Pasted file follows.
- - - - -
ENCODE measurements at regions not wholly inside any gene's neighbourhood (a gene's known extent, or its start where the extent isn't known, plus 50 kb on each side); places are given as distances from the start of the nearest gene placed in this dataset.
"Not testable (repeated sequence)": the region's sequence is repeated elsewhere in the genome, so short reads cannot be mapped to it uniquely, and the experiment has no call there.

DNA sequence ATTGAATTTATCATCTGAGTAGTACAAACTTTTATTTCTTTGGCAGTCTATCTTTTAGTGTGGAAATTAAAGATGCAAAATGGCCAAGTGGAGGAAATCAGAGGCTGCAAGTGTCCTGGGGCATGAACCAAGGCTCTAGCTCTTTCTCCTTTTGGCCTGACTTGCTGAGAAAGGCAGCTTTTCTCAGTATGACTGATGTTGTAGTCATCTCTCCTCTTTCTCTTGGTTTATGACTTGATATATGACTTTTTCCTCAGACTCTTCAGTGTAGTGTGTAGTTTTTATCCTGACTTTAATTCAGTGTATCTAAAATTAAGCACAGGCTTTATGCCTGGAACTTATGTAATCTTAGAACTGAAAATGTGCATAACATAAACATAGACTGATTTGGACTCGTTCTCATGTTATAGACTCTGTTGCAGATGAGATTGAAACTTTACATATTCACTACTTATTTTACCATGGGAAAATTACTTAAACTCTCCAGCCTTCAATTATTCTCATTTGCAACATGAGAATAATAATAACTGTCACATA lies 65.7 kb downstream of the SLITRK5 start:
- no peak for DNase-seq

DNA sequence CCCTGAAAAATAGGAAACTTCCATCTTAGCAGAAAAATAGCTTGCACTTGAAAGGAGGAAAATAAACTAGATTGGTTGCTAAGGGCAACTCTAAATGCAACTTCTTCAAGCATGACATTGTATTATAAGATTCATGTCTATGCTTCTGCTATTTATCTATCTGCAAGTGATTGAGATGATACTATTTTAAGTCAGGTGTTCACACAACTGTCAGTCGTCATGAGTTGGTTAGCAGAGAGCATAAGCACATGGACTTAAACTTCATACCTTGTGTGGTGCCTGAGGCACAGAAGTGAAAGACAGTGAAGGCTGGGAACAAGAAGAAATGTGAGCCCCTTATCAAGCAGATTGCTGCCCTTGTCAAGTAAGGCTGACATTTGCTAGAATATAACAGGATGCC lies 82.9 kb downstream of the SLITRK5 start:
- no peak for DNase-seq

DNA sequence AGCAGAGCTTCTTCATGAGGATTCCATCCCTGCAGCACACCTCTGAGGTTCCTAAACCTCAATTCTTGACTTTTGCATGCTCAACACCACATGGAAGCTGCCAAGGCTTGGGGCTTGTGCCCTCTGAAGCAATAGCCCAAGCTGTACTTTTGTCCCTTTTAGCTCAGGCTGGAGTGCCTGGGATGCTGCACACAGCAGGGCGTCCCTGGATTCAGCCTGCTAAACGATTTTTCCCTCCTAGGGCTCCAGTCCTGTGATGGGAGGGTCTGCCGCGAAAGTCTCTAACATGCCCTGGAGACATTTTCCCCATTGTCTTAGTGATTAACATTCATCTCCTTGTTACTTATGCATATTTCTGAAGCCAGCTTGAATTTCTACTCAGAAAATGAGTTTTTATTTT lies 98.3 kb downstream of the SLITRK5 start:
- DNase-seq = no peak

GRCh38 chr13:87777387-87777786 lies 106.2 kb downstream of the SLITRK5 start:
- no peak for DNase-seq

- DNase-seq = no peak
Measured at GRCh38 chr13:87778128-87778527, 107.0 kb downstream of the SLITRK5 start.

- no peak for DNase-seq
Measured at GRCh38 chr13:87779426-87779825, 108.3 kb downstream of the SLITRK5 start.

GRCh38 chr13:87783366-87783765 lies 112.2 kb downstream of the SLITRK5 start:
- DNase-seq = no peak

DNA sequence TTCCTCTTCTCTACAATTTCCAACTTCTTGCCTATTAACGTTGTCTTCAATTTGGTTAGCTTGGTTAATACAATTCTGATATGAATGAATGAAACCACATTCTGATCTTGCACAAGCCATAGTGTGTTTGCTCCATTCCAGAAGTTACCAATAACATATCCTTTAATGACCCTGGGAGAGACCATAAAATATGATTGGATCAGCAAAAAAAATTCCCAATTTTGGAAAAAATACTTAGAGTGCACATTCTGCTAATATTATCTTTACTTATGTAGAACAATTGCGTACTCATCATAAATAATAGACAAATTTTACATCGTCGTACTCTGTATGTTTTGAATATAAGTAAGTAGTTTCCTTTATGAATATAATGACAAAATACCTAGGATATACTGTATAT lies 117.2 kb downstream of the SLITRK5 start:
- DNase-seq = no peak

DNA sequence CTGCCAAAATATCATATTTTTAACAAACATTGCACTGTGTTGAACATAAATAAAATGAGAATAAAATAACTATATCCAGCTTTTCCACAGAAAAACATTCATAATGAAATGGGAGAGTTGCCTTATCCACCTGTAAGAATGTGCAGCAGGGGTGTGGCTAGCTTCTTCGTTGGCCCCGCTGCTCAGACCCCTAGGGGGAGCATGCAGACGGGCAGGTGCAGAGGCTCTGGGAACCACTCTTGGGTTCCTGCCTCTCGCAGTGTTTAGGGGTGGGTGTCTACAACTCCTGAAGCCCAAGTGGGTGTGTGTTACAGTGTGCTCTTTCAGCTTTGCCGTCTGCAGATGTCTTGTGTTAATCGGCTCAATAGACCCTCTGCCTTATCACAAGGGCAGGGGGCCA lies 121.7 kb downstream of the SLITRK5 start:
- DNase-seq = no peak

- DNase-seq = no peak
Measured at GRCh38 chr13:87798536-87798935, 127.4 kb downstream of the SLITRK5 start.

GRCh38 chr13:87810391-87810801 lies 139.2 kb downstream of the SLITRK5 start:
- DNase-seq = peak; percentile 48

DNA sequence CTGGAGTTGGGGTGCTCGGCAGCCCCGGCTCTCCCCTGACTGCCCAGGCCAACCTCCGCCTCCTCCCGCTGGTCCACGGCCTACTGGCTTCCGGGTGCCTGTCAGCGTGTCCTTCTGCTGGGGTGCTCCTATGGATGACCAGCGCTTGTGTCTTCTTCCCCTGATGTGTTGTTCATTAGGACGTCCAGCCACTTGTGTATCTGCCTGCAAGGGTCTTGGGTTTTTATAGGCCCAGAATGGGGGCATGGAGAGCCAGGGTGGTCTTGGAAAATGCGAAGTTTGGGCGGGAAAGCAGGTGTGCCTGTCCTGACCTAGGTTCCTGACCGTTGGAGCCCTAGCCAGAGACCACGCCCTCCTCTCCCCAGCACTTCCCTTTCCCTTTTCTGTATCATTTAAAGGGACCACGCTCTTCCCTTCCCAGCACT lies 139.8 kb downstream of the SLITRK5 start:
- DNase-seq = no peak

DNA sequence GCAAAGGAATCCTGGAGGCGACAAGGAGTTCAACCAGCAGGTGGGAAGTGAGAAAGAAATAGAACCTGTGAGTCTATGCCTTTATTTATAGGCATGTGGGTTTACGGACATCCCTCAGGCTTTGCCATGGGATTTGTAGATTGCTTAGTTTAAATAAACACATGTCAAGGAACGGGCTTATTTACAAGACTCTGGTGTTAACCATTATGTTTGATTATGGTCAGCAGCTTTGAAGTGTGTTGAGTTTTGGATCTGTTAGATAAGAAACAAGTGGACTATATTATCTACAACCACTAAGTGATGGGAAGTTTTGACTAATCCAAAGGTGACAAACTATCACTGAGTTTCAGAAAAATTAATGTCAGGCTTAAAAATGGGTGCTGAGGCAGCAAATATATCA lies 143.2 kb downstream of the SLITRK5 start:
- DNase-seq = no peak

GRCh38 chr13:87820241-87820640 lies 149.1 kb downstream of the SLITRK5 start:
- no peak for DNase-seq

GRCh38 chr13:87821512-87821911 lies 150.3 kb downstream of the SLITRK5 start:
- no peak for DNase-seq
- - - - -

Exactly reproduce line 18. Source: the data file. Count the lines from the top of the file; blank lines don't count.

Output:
- DNase-seq = no peak